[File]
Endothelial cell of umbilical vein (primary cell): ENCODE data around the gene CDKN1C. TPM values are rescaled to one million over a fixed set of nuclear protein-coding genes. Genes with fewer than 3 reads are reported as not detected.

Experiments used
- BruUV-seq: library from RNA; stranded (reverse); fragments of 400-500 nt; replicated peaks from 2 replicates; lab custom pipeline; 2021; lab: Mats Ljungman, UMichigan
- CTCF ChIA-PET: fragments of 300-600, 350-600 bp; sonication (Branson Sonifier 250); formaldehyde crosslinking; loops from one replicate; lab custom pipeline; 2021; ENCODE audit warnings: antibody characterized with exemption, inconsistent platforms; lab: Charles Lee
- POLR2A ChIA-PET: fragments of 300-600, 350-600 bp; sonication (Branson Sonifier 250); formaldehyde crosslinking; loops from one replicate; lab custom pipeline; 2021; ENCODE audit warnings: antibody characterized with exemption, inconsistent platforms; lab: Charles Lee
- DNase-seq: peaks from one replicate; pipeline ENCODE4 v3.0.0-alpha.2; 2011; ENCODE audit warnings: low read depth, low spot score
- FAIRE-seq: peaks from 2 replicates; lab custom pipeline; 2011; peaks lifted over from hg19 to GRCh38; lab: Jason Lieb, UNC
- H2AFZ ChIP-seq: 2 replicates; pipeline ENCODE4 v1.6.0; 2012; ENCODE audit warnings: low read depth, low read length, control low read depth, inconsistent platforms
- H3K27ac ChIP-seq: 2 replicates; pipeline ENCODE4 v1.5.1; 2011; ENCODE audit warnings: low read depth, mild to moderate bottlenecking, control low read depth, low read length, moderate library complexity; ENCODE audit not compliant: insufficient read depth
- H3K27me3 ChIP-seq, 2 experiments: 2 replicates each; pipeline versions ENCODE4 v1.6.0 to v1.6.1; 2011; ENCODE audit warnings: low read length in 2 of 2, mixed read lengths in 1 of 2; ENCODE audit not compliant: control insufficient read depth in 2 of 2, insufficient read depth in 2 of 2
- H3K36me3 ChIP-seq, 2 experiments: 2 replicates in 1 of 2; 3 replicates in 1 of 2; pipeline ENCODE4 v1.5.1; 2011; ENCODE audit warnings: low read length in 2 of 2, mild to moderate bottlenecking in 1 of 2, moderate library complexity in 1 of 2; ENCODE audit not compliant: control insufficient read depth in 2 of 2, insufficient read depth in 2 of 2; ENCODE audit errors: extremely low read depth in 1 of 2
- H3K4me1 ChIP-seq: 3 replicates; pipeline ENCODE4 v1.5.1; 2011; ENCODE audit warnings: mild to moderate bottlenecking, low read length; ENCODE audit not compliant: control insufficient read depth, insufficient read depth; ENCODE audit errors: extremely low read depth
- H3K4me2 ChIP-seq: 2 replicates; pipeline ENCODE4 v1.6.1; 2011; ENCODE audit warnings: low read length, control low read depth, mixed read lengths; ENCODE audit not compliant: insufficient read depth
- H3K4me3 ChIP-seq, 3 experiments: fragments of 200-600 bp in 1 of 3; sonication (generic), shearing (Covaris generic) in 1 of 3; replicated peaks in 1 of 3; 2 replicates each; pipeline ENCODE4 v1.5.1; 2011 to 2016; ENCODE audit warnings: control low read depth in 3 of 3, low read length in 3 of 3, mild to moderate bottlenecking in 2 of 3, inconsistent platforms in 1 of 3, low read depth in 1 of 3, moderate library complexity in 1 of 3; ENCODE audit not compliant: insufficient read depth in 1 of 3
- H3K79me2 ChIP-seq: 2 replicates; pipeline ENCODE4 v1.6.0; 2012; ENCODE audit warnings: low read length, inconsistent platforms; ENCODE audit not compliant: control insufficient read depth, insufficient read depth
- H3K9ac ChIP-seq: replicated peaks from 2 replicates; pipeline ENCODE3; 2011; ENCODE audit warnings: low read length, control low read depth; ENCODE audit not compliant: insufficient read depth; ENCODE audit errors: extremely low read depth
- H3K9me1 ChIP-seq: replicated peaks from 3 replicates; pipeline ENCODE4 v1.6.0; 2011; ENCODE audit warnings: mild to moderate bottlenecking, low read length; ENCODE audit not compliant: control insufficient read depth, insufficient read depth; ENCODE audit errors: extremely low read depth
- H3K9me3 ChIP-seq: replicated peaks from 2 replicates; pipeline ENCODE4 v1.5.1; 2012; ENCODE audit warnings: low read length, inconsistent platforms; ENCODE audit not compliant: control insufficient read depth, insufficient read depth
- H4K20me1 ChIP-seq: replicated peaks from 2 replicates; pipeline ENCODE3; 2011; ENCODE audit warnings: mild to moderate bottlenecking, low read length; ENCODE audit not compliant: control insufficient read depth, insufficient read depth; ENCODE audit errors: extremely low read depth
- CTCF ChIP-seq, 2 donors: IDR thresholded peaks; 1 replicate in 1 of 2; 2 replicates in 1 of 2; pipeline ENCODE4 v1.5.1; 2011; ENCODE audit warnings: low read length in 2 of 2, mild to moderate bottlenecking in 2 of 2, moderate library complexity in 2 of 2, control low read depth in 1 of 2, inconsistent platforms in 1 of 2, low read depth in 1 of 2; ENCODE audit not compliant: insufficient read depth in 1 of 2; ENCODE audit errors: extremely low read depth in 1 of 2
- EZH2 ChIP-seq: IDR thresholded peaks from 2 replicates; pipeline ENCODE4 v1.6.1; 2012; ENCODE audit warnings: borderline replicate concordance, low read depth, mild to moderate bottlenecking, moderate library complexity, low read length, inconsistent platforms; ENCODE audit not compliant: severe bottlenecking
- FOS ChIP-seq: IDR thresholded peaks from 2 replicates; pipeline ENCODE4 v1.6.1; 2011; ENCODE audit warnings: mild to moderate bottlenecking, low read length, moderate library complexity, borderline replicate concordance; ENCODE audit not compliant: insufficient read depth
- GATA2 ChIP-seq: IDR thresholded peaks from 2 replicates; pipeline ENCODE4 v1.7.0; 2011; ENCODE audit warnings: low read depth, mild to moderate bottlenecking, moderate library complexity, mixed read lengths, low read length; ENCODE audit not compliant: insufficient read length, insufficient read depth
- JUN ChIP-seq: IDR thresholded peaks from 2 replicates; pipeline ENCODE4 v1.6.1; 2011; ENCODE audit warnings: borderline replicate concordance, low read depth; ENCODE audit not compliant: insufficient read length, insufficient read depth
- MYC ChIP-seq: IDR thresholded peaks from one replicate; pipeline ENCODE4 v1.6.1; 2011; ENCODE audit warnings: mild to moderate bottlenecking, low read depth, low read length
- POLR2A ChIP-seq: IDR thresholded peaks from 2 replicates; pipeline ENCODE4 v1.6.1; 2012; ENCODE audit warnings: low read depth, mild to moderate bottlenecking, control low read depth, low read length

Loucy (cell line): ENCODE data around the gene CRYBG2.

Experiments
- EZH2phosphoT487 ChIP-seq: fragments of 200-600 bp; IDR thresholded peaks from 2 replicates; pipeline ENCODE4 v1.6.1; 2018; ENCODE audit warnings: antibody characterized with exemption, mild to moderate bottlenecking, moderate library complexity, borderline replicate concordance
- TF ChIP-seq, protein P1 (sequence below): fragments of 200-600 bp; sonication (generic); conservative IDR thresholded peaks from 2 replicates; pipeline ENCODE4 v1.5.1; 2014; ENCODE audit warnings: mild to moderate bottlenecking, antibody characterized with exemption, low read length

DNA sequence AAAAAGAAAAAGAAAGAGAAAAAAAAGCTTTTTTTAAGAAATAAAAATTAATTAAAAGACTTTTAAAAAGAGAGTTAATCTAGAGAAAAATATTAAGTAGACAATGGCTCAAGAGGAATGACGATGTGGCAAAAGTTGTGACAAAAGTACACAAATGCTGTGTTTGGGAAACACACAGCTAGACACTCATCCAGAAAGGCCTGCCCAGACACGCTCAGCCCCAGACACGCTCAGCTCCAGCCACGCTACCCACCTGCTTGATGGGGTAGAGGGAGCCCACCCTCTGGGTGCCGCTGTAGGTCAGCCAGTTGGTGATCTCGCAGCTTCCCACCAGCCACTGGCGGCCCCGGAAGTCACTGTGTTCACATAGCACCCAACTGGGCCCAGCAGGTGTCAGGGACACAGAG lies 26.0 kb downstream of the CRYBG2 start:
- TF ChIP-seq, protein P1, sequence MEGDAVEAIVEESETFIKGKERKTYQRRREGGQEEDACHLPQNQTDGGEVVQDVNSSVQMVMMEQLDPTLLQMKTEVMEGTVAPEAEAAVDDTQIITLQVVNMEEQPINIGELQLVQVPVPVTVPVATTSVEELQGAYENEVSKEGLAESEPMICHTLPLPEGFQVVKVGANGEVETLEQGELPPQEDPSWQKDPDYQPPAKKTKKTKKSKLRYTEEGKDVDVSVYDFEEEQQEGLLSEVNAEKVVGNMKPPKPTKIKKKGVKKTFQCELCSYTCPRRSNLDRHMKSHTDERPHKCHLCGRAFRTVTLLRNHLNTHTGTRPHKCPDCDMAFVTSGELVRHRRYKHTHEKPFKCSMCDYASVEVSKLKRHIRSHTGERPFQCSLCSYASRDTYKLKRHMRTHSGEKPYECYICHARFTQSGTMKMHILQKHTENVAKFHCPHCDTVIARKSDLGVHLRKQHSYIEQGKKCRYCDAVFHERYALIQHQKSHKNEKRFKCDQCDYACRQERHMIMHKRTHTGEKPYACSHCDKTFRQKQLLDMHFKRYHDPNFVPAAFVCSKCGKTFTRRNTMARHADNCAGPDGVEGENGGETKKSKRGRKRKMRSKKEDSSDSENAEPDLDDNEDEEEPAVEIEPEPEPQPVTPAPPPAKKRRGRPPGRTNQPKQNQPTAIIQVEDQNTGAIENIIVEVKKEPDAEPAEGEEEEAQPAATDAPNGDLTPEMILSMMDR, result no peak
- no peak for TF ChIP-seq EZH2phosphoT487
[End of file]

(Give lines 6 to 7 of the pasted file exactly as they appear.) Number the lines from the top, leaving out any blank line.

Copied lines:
- DNase-seq: peaks from one replicate; pipeline ENCODE4 v3.0.0-alpha.2; 2011; ENCODE audit warnings: low read depth, low spot score
- FAIRE-seq: peaks from 2 replicates; lab custom pipeline; 2011; peaks lifted over from hg19 to GRCh38; lab: Jason Lieb, UNC